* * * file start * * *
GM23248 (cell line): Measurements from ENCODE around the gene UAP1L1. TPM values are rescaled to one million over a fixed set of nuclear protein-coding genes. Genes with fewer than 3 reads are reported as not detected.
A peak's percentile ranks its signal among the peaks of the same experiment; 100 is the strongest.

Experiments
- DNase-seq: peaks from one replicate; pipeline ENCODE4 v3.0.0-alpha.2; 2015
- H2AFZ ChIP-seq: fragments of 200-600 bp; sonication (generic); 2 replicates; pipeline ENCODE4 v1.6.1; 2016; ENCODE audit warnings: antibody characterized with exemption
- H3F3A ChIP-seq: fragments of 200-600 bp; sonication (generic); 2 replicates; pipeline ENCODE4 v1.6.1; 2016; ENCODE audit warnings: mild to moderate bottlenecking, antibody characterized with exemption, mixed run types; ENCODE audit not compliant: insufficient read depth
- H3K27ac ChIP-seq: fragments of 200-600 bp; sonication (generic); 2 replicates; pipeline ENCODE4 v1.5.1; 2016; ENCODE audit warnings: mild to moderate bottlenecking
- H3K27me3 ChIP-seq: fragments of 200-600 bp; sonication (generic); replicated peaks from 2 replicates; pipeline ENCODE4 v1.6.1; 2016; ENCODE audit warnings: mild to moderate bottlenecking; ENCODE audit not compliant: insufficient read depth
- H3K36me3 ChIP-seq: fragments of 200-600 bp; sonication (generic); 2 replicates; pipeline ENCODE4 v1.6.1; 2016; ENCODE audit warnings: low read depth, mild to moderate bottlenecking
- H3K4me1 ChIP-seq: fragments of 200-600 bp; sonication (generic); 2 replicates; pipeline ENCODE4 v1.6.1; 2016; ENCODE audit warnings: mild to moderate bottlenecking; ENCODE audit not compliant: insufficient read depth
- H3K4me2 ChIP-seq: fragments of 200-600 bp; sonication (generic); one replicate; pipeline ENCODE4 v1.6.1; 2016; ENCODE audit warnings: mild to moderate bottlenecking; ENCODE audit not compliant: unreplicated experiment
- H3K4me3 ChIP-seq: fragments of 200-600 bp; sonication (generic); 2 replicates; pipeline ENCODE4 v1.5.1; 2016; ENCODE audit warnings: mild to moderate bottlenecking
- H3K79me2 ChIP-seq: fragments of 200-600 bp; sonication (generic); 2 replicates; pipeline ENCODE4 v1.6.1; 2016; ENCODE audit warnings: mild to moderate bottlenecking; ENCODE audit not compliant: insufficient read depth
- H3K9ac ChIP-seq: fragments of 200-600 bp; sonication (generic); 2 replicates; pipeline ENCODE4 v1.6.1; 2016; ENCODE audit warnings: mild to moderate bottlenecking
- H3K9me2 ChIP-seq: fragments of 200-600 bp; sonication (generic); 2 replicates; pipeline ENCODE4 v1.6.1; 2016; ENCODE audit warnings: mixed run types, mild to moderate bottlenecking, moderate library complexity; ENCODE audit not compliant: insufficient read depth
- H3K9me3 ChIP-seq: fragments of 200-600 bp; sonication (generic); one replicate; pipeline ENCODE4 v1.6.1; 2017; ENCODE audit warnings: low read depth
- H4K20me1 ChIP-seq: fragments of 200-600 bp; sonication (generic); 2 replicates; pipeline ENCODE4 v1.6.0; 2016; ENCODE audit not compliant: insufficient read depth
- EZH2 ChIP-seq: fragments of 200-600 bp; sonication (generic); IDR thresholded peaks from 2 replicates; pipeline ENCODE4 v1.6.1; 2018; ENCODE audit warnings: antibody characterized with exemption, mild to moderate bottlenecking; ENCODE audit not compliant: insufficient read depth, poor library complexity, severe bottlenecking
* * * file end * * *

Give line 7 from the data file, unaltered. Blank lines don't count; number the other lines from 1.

- H3K27ac ChIP-seq: fragments of 200-600 bp; sonication (generic); 2 replicates; pipeline ENCODE4 v1.5.1; 2016; ENCODE audit warnings: mild to moderate bottlenecking